Shopper attitudes to sustainability and fashion
Our new survey of 10,532 fashion shoppers uncovers their attitudes towards sustainability in fashion
With Extinction Rebellion making the headlines with attention-grabbing protests, and public awareness around single-use plastic higher than ever, it is undeniable that sustainability is at the top of the agenda at the moment. But how much is this affecting consumers’ mindset when it comes to their clothing?
The fashion industry is no stranger to controversy in this area, having long attracted attention for its impact on the environment. The BBC’s recent documentary ‘Fashion’s Dirty Secrets’ highlighted the environmental consequences of fast fashion, and in September, protestors staged a funeral procession to draw attention to the use of animal products on London Fashion Week’s runways.
Our new survey of 10,532 UK fashion shoppers uncovers their attitudes towards sustainability in fashion and finds a fifth of respondents believe fashion is one of the industries which has the greatest impact on the environment. Though some shoppers believe that other industries like transportation are more of a concern, retailers and brands can no longer ignore the impact of this growing issue as the spotlight turns towards fashion.
Responsibility to act
So who should be making steps towards change? Our study found 55% of shoppers agree that retailers should be taking responsibility, not only through adopting more sustainable behaviours but also actions that tackle environmental impact long-term. In fact, of those respondents who said the fashion industry does not have a big impact, over 80% still feel it is important for brands to be making their products more sustainable.
Despite this, only 13% could identify a retailer or brand that they felt actively sought to reduce its environmental impact. Of those that were picked out were the market leader, Marks & Spencer, along with high street stalwarts Primark and Next, and relatively smaller retailers H&M, Zara and Seasalt. These smaller retailers are punching well above their weight in terms of impact on consumer attitudes – with the percentage of mentions from respondents outstripping their market share. So, while retailers may already be making a conscious effort to reduce their impact, the results show more evidence of this needs to be visible to their already concerned consumers.
Sustainability and spending power
With consumers demanding change from retailers, how do they feel about their own role in moving towards a more sustainable approach to fashion? Our survey found 36% of consumers would agree to pay a higher price when purchasing from retailers they deem to be ethical, as well as for environmentally-friendly packaging and natural materials. These shoppers are spending 9% more a year than average, demonstrating an opportunity for retailers with strong green credentials.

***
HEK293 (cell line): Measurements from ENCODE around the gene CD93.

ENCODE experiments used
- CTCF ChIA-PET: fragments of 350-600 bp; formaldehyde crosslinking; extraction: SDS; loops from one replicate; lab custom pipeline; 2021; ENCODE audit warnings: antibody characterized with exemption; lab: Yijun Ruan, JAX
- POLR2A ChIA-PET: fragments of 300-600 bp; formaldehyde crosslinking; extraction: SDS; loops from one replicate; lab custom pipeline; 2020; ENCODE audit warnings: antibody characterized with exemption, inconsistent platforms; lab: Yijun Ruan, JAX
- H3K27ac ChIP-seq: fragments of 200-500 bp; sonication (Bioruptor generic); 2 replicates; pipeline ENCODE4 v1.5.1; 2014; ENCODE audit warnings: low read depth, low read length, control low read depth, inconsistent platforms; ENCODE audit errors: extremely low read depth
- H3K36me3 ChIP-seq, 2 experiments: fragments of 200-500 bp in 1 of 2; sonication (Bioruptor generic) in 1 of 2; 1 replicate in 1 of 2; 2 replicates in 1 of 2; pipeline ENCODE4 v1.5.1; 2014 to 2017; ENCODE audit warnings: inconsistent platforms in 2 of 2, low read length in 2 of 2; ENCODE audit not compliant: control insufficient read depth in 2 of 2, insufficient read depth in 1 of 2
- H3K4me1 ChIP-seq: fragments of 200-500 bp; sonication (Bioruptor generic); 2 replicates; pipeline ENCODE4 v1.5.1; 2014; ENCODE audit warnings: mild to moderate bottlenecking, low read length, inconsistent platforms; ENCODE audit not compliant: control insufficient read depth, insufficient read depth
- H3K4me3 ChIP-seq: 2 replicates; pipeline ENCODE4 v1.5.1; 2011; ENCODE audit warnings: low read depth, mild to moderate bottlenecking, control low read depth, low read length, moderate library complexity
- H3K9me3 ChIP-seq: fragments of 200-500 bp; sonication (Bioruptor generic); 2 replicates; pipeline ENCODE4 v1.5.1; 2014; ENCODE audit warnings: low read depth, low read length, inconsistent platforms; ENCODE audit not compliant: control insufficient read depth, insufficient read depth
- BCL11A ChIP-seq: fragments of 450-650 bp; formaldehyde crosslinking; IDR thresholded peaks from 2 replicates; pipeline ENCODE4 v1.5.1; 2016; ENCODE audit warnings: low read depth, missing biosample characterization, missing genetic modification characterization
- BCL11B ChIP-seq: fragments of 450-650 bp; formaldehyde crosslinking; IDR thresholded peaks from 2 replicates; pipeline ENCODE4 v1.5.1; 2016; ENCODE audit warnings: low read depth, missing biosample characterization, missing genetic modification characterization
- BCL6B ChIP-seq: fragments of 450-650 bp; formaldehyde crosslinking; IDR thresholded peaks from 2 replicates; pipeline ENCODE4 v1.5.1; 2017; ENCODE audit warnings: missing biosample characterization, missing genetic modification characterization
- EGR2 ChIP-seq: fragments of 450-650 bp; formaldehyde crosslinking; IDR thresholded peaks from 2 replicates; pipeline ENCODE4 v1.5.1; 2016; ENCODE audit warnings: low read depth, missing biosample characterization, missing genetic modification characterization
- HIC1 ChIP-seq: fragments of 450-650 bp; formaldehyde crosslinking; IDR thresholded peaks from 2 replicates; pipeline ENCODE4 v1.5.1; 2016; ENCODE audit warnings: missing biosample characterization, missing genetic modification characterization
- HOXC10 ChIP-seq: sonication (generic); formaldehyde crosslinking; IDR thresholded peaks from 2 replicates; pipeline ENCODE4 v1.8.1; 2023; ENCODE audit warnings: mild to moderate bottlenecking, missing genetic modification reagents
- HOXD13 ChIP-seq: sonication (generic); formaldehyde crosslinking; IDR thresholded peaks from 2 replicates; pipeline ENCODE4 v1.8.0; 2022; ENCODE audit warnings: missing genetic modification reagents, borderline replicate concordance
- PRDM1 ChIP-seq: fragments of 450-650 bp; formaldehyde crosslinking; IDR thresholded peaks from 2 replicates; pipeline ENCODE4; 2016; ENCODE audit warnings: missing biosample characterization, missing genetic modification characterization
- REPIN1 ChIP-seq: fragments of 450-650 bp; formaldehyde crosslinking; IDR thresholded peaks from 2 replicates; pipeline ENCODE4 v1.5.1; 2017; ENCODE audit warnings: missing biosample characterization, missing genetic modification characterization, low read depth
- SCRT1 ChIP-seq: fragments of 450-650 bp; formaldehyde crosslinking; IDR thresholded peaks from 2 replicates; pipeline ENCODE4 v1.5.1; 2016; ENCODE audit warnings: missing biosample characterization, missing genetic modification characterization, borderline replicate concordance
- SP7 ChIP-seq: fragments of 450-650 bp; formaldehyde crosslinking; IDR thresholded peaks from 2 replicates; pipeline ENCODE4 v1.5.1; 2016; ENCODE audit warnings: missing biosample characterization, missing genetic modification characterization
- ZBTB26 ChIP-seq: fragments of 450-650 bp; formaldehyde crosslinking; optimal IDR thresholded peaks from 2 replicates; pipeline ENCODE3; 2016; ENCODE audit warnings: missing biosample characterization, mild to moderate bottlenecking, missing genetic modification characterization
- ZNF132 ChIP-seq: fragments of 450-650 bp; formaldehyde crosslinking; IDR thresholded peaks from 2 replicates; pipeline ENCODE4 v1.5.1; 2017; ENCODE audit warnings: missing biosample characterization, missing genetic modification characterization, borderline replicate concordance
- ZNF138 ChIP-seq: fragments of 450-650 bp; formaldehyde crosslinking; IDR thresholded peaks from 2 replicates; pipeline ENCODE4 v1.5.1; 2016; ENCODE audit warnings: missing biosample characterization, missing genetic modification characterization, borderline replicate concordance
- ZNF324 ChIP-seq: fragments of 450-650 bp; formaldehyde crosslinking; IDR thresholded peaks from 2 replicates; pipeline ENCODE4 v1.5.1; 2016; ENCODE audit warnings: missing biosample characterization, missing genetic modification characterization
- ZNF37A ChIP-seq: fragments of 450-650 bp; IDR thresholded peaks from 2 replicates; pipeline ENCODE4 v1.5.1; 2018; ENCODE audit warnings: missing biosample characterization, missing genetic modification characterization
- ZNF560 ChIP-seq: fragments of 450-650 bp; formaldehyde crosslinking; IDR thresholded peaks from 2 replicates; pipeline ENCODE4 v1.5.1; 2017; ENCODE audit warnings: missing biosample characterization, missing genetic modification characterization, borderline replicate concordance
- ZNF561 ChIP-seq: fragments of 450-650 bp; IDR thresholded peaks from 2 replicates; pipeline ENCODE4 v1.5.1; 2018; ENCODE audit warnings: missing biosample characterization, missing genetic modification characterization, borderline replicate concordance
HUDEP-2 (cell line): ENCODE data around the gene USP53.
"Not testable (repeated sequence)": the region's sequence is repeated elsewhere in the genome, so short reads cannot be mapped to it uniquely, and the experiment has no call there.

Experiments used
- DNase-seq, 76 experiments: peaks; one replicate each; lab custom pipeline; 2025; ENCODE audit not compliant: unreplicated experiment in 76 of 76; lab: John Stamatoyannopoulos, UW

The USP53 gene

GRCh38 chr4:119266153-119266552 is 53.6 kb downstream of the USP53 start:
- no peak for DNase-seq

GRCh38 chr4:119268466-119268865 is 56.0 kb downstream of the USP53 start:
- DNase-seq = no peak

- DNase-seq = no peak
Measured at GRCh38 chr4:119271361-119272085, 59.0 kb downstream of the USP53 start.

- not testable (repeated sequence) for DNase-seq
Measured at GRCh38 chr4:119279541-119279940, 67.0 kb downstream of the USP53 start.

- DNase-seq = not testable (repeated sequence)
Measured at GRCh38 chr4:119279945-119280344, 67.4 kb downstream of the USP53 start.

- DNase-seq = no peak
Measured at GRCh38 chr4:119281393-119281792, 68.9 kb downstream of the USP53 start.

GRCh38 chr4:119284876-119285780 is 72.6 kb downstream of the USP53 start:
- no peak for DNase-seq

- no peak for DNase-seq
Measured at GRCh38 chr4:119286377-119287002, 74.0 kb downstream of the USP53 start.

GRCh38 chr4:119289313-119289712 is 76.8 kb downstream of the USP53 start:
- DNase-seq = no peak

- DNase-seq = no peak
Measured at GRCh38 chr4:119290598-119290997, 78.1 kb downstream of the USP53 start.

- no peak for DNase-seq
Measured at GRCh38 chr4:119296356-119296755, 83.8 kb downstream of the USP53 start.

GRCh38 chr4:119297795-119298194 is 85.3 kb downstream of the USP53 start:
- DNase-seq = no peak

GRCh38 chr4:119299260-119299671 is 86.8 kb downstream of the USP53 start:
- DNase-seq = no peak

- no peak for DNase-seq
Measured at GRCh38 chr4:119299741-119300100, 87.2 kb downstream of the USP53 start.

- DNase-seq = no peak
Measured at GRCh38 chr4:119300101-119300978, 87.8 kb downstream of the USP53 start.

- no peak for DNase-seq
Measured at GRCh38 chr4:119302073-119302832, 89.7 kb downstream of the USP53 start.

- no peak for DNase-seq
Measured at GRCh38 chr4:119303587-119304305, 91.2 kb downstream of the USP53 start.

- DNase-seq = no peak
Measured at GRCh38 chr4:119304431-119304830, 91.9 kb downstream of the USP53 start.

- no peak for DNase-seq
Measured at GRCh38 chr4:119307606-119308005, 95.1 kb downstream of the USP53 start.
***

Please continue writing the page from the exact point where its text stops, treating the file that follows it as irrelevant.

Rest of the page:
In contrast, shoppers state that they are less likely to pay more if products are swapped to incorporate recycled or ‘vegan’ materials in replacement of suede, leather or wool. This demonstrates consumers are happy to pay more, as long as they feel the perceived quality of their purchases has not been compromised. Another opportunity therefore is for retailers to lead the way in educating shoppers that products made from recycled materials are just as good and much better for the environment.
Changing our ways
Although shoppers feel strongly that change needs to come from the retailers, they also accept a level of personal responsibility. Some 42% of consumers also agree that they have a responsibility for minimising the fashion industry’s impact on the environment too. And they are acting upon this; 57% of shoppers claim to only buy clothing when necessary and over a third say they buy vintage or second-hand items. This is corroborated by the significant fall in fashion purchases made by shoppers over the past five years, which has resulted in 168 million fewer units sold now than in 2015.
With consumers minimising their fashion purchases in response to environmental concerns, it is even more important for retailers to reach out to those shoppers who are still willing to buy new items with a compelling, and sustainable, offer. ‘Make do and mend’ repair services within stores, for example, give consumers an opportunity to not only give a fresh lease of life to their existing wardrobe, but also tempt shoppers instore with a new experience.
At present, while it may seem that other areas are attracting more scrutiny – such as meat consumption and plastic bag usage - it will not be long before the fashion industry faces a reckoning of its own. For a retailer to succeed in an already struggling market, it will be crucial to have a full understanding of its shoppers and how they are likely to respond as sustainability in fashion continues to gain salience.